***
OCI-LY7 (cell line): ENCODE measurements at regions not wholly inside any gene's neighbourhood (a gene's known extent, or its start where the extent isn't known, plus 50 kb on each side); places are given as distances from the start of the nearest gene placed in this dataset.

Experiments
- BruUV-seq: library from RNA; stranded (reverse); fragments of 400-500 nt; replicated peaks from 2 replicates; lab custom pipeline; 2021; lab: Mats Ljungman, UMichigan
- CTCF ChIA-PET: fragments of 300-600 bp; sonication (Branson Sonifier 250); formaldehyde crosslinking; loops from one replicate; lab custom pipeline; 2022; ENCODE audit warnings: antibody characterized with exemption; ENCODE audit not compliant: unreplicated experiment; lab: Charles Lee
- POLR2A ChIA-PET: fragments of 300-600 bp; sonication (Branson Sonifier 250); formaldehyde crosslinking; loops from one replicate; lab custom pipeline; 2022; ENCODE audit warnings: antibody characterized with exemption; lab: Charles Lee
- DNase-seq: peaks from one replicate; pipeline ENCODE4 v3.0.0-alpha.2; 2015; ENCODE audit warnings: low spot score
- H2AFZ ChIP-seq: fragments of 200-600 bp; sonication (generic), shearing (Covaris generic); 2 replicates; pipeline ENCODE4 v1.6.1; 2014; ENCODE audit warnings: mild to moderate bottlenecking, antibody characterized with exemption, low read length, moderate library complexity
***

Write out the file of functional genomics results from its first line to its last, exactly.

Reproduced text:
OCI-LY7 (cell line): ENCODE measurements at regions not wholly inside any gene's neighbourhood (a gene's known extent, or its start where the extent isn't known, plus 50 kb on each side); places are given as distances from the start of the nearest gene placed in this dataset.

Experiments
- BruUV-seq: library from RNA; stranded (reverse); fragments of 400-500 nt; replicated peaks from 2 replicates; lab custom pipeline; 2021; lab: Mats Ljungman, UMichigan
- CTCF ChIA-PET: fragments of 300-600 bp; sonication (Branson Sonifier 250); formaldehyde crosslinking; loops from one replicate; lab custom pipeline; 2022; ENCODE audit warnings: antibody characterized with exemption; ENCODE audit not compliant: unreplicated experiment; lab: Charles Lee
- POLR2A ChIA-PET: fragments of 300-600 bp; sonication (Branson Sonifier 250); formaldehyde crosslinking; loops from one replicate; lab custom pipeline; 2022; ENCODE audit warnings: antibody characterized with exemption; lab: Charles Lee
- DNase-seq: peaks from one replicate; pipeline ENCODE4 v3.0.0-alpha.2; 2015; ENCODE audit warnings: low spot score
- H2AFZ ChIP-seq: fragments of 200-600 bp; sonication (generic), shearing (Covaris generic); 2 replicates; pipeline ENCODE4 v1.6.1; 2014; ENCODE audit warnings: mild to moderate bottlenecking, antibody characterized with exemption, low read length, moderate library complexity